The duty and life of a Dive Guide can be
very rewarding and enjoyable, but can also be very challenging when your fellow divers decide to blame you for their failings and their bad diver habits. Keeping divers safe is not the proper role of a dive guide, nor is it to keep dive tour participants safe…This is sadly not always recognised by certified divers who are actually responsible for themselves.
If you talk to some divers about using a dive guide on holiday, they often respond by saying “Oh, I just follow the guide”, or “ I don’t know where we went, we just tagged along and the guide takes care of us”. As a certified diver you become qualified to dive independently, although you maybe a novice, with little experience it is still your duty to make sure the basic rules are followed and you and your buddy is aware of your own capabilities.
What is your role as a diver?
First and foremost it is your responsibility to make sure you are fit to dive, your equipment has been serviced and is in full working order. As a diver, you keep yourself hydrated with water before and post dive. You and your buddy know your limits and dive accordingly. You should listen carefully to the dive briefing, ask questions if things are not clear or not understood.
You must be able to access your own fitness and capabilities, along with your buddy. As a certified diver, you should be able to plan and conduct your own dives together with a buddy, in conditions within the limits of your certification. Your safety underwater is ultimately your own responsibility, along with completing a buddy check, dive equipment functionality, even if you rented it out! Any malfunctioning equipment should not be used and reported to the dive guide, rented equipment should be double checked and all gear should be assembled correctly. Although your dive guide is there to advise and pass on any risk factors to you, it is your decision to decide if the conditions are right for you and you feel fit to ‘dive the dive’. When a dive guide recommends the max. Depth of the dive there are no rules saying the guide must enforce this, nor does it state that the guide is there to keep you safe as a diver. A certified diver and his buddy can dive deeper or shallower than the guided group, they may abort the dive if they wish, or if problems occur, example; currents where they are not comfortable, they can choose to end the dive.
The role of the dive guide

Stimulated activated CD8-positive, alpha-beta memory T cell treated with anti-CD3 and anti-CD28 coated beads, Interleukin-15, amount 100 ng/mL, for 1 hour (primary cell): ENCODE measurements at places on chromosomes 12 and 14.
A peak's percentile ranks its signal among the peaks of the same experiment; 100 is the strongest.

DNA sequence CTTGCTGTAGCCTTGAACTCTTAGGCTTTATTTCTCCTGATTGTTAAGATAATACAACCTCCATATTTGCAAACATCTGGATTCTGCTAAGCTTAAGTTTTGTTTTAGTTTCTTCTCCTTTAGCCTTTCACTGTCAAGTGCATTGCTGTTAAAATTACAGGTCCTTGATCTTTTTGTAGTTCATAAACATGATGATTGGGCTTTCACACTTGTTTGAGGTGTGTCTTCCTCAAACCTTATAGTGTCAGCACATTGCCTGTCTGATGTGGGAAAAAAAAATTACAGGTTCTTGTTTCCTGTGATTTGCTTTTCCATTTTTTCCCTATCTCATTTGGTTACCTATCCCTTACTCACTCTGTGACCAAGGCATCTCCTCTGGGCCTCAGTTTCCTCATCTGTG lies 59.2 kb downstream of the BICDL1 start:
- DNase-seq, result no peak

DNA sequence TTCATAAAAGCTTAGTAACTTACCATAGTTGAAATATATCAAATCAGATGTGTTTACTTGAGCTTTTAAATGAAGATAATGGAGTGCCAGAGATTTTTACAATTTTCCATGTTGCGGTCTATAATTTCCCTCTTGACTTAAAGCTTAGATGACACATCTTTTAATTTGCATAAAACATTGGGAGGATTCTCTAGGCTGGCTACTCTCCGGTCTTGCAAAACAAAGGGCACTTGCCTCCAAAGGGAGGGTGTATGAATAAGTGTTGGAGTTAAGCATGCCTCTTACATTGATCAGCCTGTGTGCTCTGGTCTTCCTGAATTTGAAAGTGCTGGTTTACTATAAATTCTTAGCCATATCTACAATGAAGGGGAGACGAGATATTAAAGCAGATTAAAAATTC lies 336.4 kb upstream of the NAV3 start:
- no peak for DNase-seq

The dive guide is not there to make sure you survive the dive, although he or she would definitely help, along with other divers if an emergency situation occurred….
The dive guide has a duty to assess the proposed dive site, check for hazards, exit and entry points. A thorough dive briefing must be given, informing divers about the layout of the divesite, points of interest, hazards to avoid (if any). Brief on entry and exit points, the suggested dive route that should be taken by autonomous divers. Maximum depth, dive time and air consumption surfacing limits may be given. Checking divers in and out of the water and how the guide, in person will perform during a tour with a dive group. Buddy teams should be decided upon before entering the water, ensuring no-one is going alone.
The dive guide has also the right to cancel the dive if he/she feels the dive site deems not suitable.
After the briefing, if you, as a diver choose to deviate from the recommended dive plan, it is certainly not the dive guides fault if it goes wrong. The guide is there to stick to the briefing plan, ensuring that conditions and dive site is safe, they are not there to monitor your safe-diving practices, that is your responsibility.
How to minimise risk.
First and foremost, maintain awareness of what is going on. Be vigilant and listen to the briefing given about the dive site, conditions and planned route. If you are being guided, still take the opportunity to make sure you know where you are going, how deep you are and your air consumption. Keep the recommended dive plan in your mind, know the given exit points, use your navigational skills as to whereabouts you are and remember the Emergency plan.That way, if something goes wrong, you can complete or end the dive on your own and return safely to the surface with your buddy.
Divers who follow a guide without paying any attention to their diving responsibilities can be a hazardous situation. Out of air situations arise through no self control, rapid ascents and separation from the group or buddy is mostly caused through absentmindedness.. By sharing the responsibility between you and your guide, it will lead to a much safer and enjoyable dive. You will become a more experienced, independent diver and your comfort levels will elevate as you gain confidence in yourself and your abilities.